The opinion of the court was delivered by: Herndon, Chief Judge:
Before the Court is petitioner William D. Nelson's objection (Doc. 39) to Magistrate Judge Donald G. Wilkerson's Report and Recommendations (the Report) (Doc. 38), recommending that the Court grant respondent Andrew Ott's*fn1 motion to dismiss based upon the fact that Nelson's petition for writ of habeas corpus under 28 U.S.C. § 2254 is untimely. For the reasons that follow, the Court adopts the Report. Respondent's motion to dismiss is granted, his motion to show cause and for evidentiary hearing is terminated, and the case is dismissed.
Since timely objections have been filed, this Court must undertake de novo review of the Report. 28 U.S.C. § 636(b)(1)(C); FED. R. CIV. P. 72(b); SDIL-LR 73.1(b); Govas v. Chalmers, 965 F.2d 298, 301 (7th Cir. 1992). The Court may "accept, reject or modify the recommended decision." Willis v. Caterpillar Inc., 199 F.3d 902, 904 (7th Cir. 1999). In making this determination, the Court must look at all the evidence contained in the record and give fresh consideration to those issues to which specific objection has been made. Id.
In the Report, Magistrate Judge Wilkerson found that petitioner's federal petition for writ of habeas corpus was untimely under the one-year period of limitations provided for by 28 U.S.C. § 2244(d), finding that petitioner's conviction became final on May 6, 2003, ninety days from the date the Illinois Supreme Court denied petitioner's petition for leave to appeal on direct appeal. See Jimenez v. Quarterman, 555 U.S. 113, 119 (2009). Thus, Judge Wilkerson found that petitioner's federal petition for writ of habeas corpus was due one year later, on May 6, 2004, but petitioner did not file his petition until December 12, 2009, over five years from the last date he could timely file in federal court.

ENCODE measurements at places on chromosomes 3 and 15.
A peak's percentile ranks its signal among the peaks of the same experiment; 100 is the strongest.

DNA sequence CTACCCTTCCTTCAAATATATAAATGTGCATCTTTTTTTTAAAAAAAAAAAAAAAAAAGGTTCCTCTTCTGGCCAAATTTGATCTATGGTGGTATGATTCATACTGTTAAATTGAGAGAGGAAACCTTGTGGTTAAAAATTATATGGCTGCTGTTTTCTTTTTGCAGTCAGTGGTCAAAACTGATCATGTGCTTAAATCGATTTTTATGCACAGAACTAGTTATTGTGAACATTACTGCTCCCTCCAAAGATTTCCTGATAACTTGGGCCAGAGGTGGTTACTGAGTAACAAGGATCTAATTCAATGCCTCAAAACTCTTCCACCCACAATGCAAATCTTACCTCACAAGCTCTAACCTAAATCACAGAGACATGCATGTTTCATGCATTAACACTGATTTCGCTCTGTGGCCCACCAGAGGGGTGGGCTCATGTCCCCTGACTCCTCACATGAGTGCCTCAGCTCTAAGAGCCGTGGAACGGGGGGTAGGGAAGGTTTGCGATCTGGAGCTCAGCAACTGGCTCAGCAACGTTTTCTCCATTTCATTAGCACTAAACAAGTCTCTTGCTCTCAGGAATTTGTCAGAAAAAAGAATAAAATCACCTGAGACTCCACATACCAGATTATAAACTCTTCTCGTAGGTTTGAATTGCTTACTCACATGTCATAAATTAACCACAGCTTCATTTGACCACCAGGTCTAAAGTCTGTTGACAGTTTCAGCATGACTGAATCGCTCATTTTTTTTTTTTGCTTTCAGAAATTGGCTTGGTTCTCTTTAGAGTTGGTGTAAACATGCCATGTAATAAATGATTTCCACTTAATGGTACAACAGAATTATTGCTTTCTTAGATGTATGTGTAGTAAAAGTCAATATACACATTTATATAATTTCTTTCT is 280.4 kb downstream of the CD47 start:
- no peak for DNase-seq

In his objection, petitioner appears to be contending that this Court should reject Magistrate Judge Wilkerson's Report based upon errors made by the Illinois state courts in determining that his petition for post-conviction relief was untimely. As Magistrate Judge Wilkerson explained in his Report, however, "federal habeas corpus relief does not lie for errors of state law." See Estelle v. McGuire, 502 U.S. 62, 67-68 (1991) (quoting Lewis v. Jeffers, 497 U.S. 764, 780 (1990)). This Court lacks the authority to determine whether the Illinois appellate court was correct in finding that petitioner had not "properly" filed a post-conviction petition. See Powell v. Davis, 415 F.3d 722, 726 (7th Cir. 2005) (finding that the Seventh Circuit had no authority to second-guess a ruling based on state law in the context of whether a petitioner's post-conviction petition was properly filed). Moreover, although petitioner does not raise equitable tolling in his objections, the Court finds that petitioner has not shown any extraordinary circumstances outside of his control, nor that he has diligently pursued his claim despite the obstacle. See Tucker v. Kingston, 538 F.3d 732, 734 (7th Cir. 2008) (finding that equitable tolling may apply to cases on collateral review but only when it does not conflict with the strictures of 28 U.S.C. § 2244(d) and noting that the Seventh Circuit has yet to identify a petitioner whose circumstances warrant it). Thus, petitioner's objection must be denied. The Report is adopted, respondent's motion to dismiss (Doc. 25) is granted, the motion to show cause and for evidentiary is terminated, and the case is dismissed with prejudice. The Court issues petitioner a certificate of appealability on the timeliness issue.
David R. Herndon Chief Judge United States District Court